The first wine bloggers conference is under way in Sonoma. I’m sure you’re going to get updates from Lenn over at LENNDEVOURS. They’ve sent out a press release, which notes the increase in bloggers over the past four years and how it can/will affect the marketplace.
As my schedule prohibited attending, I’m interested in knowing how it all went.
If anyone has the opportunity to learn about Spanish wine with Pancho Campo, s/he should take it. The first Spanish Master of Wine travels the world with his Wine Academy of Spain promoting Spanish wine. I just finished the two-day class and will take the test tomorrow, which I expect is not designed to be too difficult.
But Pancho’s depth of knowledge and clear delight with his subject is very welcome and overcomes the obvious commercial purpose of the classes.
I’ve been in the city since Monday for the Spanish wine class, which just finished. But first, a post about the Noble House tasting held Monday at Bar Americain. There I met Anthony Allport, whose wine I tasted out at the restaurant and wrote about earlier.
Pretty cute, and much younger than I imagined.
Also there was Florian Mollet, whose Les Sables Sancerre 2007 was on the list last summer. His wines are beautiful: sharp, focused, elegant and delicious. His family makes Sancerre and Pouilly-Fumé (all sauvignon blanc). He was showing three of each: Sancerre and Pouilly-Fumé Tradition; Les Sables; and an “Antique” from both appellations, which are from single vineyards. If I understood Florian. The Pouilly-Fumé Antique was reduced on the nose, but the Sancerre Antique was creamy and sharp. Continue reading →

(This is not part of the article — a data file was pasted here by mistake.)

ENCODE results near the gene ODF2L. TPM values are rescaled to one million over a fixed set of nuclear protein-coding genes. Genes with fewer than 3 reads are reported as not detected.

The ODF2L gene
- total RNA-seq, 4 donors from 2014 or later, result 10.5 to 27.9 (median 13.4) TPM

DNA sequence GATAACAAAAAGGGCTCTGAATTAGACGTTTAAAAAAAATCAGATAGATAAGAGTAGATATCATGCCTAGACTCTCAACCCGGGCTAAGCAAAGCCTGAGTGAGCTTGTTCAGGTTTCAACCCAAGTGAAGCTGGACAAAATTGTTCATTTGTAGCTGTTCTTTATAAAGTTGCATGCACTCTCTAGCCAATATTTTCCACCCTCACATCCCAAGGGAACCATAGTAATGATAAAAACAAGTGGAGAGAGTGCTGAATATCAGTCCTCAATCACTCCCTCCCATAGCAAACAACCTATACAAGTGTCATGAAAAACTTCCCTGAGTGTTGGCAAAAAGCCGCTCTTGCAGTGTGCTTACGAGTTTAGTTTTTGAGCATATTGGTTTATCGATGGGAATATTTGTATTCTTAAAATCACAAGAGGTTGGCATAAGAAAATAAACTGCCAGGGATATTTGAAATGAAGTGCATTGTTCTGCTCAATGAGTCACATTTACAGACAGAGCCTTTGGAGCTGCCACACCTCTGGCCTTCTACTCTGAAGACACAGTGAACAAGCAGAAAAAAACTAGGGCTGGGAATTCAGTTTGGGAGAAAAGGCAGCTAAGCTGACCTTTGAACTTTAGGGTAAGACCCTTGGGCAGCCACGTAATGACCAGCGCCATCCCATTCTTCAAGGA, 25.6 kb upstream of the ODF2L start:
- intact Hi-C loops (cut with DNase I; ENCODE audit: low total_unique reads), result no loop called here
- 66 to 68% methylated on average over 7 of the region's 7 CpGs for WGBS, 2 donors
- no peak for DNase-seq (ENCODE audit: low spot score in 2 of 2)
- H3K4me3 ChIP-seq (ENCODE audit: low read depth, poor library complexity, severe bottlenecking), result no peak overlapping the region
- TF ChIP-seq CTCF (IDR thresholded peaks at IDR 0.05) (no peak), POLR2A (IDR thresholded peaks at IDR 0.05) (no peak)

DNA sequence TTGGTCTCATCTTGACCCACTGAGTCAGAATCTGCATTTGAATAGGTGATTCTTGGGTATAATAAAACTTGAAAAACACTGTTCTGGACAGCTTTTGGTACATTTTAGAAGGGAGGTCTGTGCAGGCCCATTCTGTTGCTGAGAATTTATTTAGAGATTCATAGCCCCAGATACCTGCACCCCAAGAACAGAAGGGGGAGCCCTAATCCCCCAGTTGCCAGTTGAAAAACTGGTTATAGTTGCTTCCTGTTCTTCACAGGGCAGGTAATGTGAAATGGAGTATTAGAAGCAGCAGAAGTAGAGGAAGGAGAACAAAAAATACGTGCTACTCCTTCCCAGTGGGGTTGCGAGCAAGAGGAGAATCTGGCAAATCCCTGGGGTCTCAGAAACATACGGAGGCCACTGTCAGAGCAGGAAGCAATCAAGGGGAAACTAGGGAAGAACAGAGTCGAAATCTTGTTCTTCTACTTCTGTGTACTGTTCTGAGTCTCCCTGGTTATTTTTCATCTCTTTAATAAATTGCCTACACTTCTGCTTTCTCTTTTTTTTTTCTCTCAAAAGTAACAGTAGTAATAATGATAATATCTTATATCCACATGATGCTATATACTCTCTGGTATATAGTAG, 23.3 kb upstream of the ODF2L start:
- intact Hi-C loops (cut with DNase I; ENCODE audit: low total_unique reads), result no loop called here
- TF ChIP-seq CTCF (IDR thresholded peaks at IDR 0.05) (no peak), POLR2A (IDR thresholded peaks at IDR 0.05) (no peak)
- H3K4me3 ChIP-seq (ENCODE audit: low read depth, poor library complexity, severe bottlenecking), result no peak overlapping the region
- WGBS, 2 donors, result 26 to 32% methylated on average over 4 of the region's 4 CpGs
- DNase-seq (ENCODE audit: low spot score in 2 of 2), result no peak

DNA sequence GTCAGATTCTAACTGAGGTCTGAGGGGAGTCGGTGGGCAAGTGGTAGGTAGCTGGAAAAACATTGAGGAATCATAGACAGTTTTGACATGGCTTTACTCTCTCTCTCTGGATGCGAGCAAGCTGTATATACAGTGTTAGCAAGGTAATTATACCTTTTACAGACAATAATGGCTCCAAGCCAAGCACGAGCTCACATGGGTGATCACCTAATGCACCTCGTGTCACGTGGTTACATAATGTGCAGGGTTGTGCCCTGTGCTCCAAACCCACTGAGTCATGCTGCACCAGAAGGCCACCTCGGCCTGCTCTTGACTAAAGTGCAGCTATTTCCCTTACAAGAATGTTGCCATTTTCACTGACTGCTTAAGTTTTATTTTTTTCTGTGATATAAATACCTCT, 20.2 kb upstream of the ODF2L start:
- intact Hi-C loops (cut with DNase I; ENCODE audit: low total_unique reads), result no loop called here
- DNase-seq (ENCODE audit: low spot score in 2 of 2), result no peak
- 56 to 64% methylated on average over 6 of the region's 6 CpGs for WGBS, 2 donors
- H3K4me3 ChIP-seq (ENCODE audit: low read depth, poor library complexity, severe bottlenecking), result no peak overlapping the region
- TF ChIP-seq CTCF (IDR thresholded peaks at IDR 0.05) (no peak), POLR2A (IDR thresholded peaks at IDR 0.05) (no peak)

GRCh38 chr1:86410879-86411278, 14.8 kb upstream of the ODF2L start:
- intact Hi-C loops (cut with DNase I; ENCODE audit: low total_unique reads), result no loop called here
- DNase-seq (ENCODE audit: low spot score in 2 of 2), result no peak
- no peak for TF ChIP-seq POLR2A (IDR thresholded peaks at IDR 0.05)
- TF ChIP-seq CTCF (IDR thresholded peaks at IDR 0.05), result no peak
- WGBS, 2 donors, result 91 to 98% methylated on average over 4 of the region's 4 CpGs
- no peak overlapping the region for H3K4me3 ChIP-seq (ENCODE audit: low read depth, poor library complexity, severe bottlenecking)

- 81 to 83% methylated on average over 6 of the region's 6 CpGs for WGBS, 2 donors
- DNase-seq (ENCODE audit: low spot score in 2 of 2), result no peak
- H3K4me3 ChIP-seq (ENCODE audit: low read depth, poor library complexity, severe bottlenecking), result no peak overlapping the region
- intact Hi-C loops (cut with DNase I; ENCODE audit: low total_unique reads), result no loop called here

I have an article on Premium Wine Group in the Fall issue of Edible East End magazine. It’s the one currently on the street now with the Brussels sprouts on the stock quote pages on the cover.
At right is Russell Hearn, co founder of Premium, the only custom crush operation east of the Mississippi, right here in Mattituck on the North Fork.
From the article:
Premium opened in 2000 with nine cutomers and processed 545 tons of fruit to create approximately 360,000 bottles of wine. In 2007 they had 15 customers and turned 1,093 tons of grapes into 740,00 bottles.
There’s been a last minute change in the schedule for the Spanish wine class. I got an e-mail that says:
I am thrilled to inform you that we have just received the confirmation that Mr. Cesar Saldaña, CEO for the CRDO Sherry will join the program as a speaker. Mr. Saldaña will conduct the chapter about Sherry and he has
designed a fantastic tasting of very interesting Sherry wines. Cesar Saldaña is considered as one of the world experts on Sherry. He is an entertaining and knowledgeable speaker who will add a tremendous value to our course.
The CRDO is the Consejo Regulador of the Denominacion del Origen, the body that upholds and makes the laws of a Spanish wine region. Click for new program.
I just made it through this book in preparation for the Spanish wine educator’s class I will be taking next week.
The maps are pretty good; I kept my World Atlas of Wine closeby for comparison, but this book is much more up to date with many of the changes incurred by the 2003 Spanish wine laws included.
It travels by region, starting in the Atlantic Northwest and follows the country’s wine producing areas counterclockwise (kind of). Basic important information is clearly presented, such as permited yields, inclusion of varieties for DO approval, plus interesting history and info on local foods. Makes me want to have that ham made from the black footed pig and fried young manchengo cheese.